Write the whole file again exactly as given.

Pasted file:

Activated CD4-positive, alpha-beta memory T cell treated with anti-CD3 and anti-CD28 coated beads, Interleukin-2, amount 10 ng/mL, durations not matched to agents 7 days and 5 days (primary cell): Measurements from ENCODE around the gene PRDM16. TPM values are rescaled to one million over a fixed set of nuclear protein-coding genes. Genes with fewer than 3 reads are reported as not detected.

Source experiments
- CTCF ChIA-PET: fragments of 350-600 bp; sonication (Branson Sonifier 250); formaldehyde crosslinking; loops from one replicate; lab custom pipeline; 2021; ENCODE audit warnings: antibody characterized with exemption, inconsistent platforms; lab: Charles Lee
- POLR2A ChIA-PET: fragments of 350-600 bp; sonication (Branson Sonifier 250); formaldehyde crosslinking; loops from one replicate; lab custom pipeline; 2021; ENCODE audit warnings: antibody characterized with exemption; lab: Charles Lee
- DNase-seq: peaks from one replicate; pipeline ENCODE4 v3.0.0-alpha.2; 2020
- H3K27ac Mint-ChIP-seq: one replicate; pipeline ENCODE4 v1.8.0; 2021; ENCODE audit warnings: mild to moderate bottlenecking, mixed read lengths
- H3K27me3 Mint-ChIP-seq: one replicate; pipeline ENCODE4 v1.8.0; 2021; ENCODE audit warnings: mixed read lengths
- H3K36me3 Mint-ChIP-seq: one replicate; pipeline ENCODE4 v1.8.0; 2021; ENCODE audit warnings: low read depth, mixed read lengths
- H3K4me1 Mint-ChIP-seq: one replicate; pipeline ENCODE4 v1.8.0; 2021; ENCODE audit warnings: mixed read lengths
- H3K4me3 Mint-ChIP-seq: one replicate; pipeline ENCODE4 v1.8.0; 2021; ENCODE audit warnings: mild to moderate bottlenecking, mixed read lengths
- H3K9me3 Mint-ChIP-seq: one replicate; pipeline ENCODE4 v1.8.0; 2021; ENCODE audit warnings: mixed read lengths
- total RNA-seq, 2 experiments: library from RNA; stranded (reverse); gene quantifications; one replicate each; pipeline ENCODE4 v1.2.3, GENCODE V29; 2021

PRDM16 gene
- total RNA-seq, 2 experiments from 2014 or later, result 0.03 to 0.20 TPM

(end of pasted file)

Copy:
Activated CD4-positive, alpha-beta memory T cell treated with anti-CD3 and anti-CD28 coated beads, Interleukin-2, amount 10 ng/mL, durations not matched to agents 7 days and 5 days (primary cell): Measurements from ENCODE around the gene PRDM16. TPM values are rescaled to one million over a fixed set of nuclear protein-coding genes. Genes with fewer than 3 reads are reported as not detected.

Source experiments
- CTCF ChIA-PET: fragments of 350-600 bp; sonication (Branson Sonifier 250); formaldehyde crosslinking; loops from one replicate; lab custom pipeline; 2021; ENCODE audit warnings: antibody characterized with exemption, inconsistent platforms; lab: Charles Lee
- POLR2A ChIA-PET: fragments of 350-600 bp; sonication (Branson Sonifier 250); formaldehyde crosslinking; loops from one replicate; lab custom pipeline; 2021; ENCODE audit warnings: antibody characterized with exemption; lab: Charles Lee
- DNase-seq: peaks from one replicate; pipeline ENCODE4 v3.0.0-alpha.2; 2020
- H3K27ac Mint-ChIP-seq: one replicate; pipeline ENCODE4 v1.8.0; 2021; ENCODE audit warnings: mild to moderate bottlenecking, mixed read lengths
- H3K27me3 Mint-ChIP-seq: one replicate; pipeline ENCODE4 v1.8.0; 2021; ENCODE audit warnings: mixed read lengths
- H3K36me3 Mint-ChIP-seq: one replicate; pipeline ENCODE4 v1.8.0; 2021; ENCODE audit warnings: low read depth, mixed read lengths
- H3K4me1 Mint-ChIP-seq: one replicate; pipeline ENCODE4 v1.8.0; 2021; ENCODE audit warnings: mixed read lengths
- H3K4me3 Mint-ChIP-seq: one replicate; pipeline ENCODE4 v1.8.0; 2021; ENCODE audit warnings: mild to moderate bottlenecking, mixed read lengths
- H3K9me3 Mint-ChIP-seq: one replicate; pipeline ENCODE4 v1.8.0; 2021; ENCODE audit warnings: mixed read lengths
- total RNA-seq, 2 experiments: library from RNA; stranded (reverse); gene quantifications; one replicate each; pipeline ENCODE4 v1.2.3, GENCODE V29; 2021

PRDM16 gene
- total RNA-seq, 2 experiments from 2014 or later, result 0.03 to 0.20 TPM